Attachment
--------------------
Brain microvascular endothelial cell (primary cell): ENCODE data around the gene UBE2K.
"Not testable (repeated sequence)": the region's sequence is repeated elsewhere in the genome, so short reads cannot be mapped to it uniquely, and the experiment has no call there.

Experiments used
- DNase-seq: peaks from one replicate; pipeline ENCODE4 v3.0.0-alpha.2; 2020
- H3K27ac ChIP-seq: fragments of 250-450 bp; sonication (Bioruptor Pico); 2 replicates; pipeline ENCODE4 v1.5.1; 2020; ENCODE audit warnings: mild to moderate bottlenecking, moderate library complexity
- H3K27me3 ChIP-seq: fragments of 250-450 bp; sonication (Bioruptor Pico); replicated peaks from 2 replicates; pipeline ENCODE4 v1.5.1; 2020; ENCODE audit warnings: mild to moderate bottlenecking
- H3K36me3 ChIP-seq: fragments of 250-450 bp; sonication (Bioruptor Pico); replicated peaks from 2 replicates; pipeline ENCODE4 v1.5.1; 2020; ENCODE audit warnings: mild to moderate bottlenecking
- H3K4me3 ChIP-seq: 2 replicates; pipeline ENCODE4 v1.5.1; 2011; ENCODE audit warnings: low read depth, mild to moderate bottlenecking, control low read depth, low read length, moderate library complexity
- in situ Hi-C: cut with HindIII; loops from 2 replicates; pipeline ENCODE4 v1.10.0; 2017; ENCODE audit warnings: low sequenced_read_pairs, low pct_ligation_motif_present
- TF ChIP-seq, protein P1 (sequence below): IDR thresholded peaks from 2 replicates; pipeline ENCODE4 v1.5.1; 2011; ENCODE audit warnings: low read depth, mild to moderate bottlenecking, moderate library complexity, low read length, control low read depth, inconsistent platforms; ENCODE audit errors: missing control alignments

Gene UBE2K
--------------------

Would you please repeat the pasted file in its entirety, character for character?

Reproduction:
Brain microvascular endothelial cell (primary cell): ENCODE data around the gene UBE2K.
"Not testable (repeated sequence)": the region's sequence is repeated elsewhere in the genome, so short reads cannot be mapped to it uniquely, and the experiment has no call there.

Experiments used
- DNase-seq: peaks from one replicate; pipeline ENCODE4 v3.0.0-alpha.2; 2020
- H3K27ac ChIP-seq: fragments of 250-450 bp; sonication (Bioruptor Pico); 2 replicates; pipeline ENCODE4 v1.5.1; 2020; ENCODE audit warnings: mild to moderate bottlenecking, moderate library complexity
- H3K27me3 ChIP-seq: fragments of 250-450 bp; sonication (Bioruptor Pico); replicated peaks from 2 replicates; pipeline ENCODE4 v1.5.1; 2020; ENCODE audit warnings: mild to moderate bottlenecking
- H3K36me3 ChIP-seq: fragments of 250-450 bp; sonication (Bioruptor Pico); replicated peaks from 2 replicates; pipeline ENCODE4 v1.5.1; 2020; ENCODE audit warnings: mild to moderate bottlenecking
- H3K4me3 ChIP-seq: 2 replicates; pipeline ENCODE4 v1.5.1; 2011; ENCODE audit warnings: low read depth, mild to moderate bottlenecking, control low read depth, low read length, moderate library complexity
- in situ Hi-C: cut with HindIII; loops from 2 replicates; pipeline ENCODE4 v1.10.0; 2017; ENCODE audit warnings: low sequenced_read_pairs, low pct_ligation_motif_present
- TF ChIP-seq, protein P1 (sequence below): IDR thresholded peaks from 2 replicates; pipeline ENCODE4 v1.5.1; 2011; ENCODE audit warnings: low read depth, mild to moderate bottlenecking, moderate library complexity, low read length, control low read depth, inconsistent platforms; ENCODE audit errors: missing control alignments

Gene UBE2K